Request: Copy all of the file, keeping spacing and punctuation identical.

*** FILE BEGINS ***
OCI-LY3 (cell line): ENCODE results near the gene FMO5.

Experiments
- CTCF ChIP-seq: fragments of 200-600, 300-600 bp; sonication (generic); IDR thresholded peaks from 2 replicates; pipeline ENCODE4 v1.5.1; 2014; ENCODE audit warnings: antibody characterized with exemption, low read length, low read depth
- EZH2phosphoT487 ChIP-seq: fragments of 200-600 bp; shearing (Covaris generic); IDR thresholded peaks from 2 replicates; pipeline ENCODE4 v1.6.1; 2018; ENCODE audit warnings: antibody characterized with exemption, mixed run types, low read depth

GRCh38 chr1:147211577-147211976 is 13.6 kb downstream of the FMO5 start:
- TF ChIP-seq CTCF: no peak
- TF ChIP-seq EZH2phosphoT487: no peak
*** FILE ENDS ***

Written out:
OCI-LY3 (cell line): ENCODE results near the gene FMO5.

Experiments
- CTCF ChIP-seq: fragments of 200-600, 300-600 bp; sonication (generic); IDR thresholded peaks from 2 replicates; pipeline ENCODE4 v1.5.1; 2014; ENCODE audit warnings: antibody characterized with exemption, low read length, low read depth
- EZH2phosphoT487 ChIP-seq: fragments of 200-600 bp; shearing (Covaris generic); IDR thresholded peaks from 2 replicates; pipeline ENCODE4 v1.6.1; 2018; ENCODE audit warnings: antibody characterized with exemption, mixed run types, low read depth

GRCh38 chr1:147211577-147211976 is 13.6 kb downstream of the FMO5 start:
- TF ChIP-seq CTCF: no peak
- TF ChIP-seq EZH2phosphoT487: no peak